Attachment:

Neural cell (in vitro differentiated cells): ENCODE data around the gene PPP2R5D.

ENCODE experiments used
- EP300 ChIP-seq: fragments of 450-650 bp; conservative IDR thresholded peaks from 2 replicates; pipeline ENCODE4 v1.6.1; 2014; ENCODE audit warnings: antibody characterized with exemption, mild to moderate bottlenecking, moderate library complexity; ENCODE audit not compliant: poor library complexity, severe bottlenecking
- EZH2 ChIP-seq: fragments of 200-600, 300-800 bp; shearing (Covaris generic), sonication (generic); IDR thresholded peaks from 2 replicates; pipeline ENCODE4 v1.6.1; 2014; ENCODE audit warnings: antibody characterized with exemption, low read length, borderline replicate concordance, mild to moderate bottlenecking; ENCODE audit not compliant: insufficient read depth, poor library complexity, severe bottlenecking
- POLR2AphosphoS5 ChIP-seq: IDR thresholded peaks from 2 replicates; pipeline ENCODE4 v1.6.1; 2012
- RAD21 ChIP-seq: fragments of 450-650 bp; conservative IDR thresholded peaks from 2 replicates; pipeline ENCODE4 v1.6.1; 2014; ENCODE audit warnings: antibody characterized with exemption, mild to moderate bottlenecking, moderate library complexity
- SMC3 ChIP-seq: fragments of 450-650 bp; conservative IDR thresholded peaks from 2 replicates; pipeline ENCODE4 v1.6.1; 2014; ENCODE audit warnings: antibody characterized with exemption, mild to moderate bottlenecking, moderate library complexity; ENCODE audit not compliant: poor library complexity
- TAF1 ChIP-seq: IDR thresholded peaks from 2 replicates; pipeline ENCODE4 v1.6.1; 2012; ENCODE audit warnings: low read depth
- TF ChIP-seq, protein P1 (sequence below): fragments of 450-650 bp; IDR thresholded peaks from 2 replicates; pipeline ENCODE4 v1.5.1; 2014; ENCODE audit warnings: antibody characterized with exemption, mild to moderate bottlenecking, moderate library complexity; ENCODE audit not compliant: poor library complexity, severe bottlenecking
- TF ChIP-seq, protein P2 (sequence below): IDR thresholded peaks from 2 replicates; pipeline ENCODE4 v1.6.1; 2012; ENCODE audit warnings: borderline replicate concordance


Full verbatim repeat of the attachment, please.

Neural cell (in vitro differentiated cells): ENCODE data around the gene PPP2R5D.

ENCODE experiments used
- EP300 ChIP-seq: fragments of 450-650 bp; conservative IDR thresholded peaks from 2 replicates; pipeline ENCODE4 v1.6.1; 2014; ENCODE audit warnings: antibody characterized with exemption, mild to moderate bottlenecking, moderate library complexity; ENCODE audit not compliant: poor library complexity, severe bottlenecking
- EZH2 ChIP-seq: fragments of 200-600, 300-800 bp; shearing (Covaris generic), sonication (generic); IDR thresholded peaks from 2 replicates; pipeline ENCODE4 v1.6.1; 2014; ENCODE audit warnings: antibody characterized with exemption, low read length, borderline replicate concordance, mild to moderate bottlenecking; ENCODE audit not compliant: insufficient read depth, poor library complexity, severe bottlenecking
- POLR2AphosphoS5 ChIP-seq: IDR thresholded peaks from 2 replicates; pipeline ENCODE4 v1.6.1; 2012
- RAD21 ChIP-seq: fragments of 450-650 bp; conservative IDR thresholded peaks from 2 replicates; pipeline ENCODE4 v1.6.1; 2014; ENCODE audit warnings: antibody characterized with exemption, mild to moderate bottlenecking, moderate library complexity
- SMC3 ChIP-seq: fragments of 450-650 bp; conservative IDR thresholded peaks from 2 replicates; pipeline ENCODE4 v1.6.1; 2014; ENCODE audit warnings: antibody characterized with exemption, mild to moderate bottlenecking, moderate library complexity; ENCODE audit not compliant: poor library complexity
- TAF1 ChIP-seq: IDR thresholded peaks from 2 replicates; pipeline ENCODE4 v1.6.1; 2012; ENCODE audit warnings: low read depth
- TF ChIP-seq, protein P1 (sequence below): fragments of 450-650 bp; IDR thresholded peaks from 2 replicates; pipeline ENCODE4 v1.5.1; 2014; ENCODE audit warnings: antibody characterized with exemption, mild to moderate bottlenecking, moderate library complexity; ENCODE audit not compliant: poor library complexity, severe bottlenecking
- TF ChIP-seq, protein P2 (sequence below): IDR thresholded peaks from 2 replicates; pipeline ENCODE4 v1.6.1; 2012; ENCODE audit warnings: borderline replicate concordance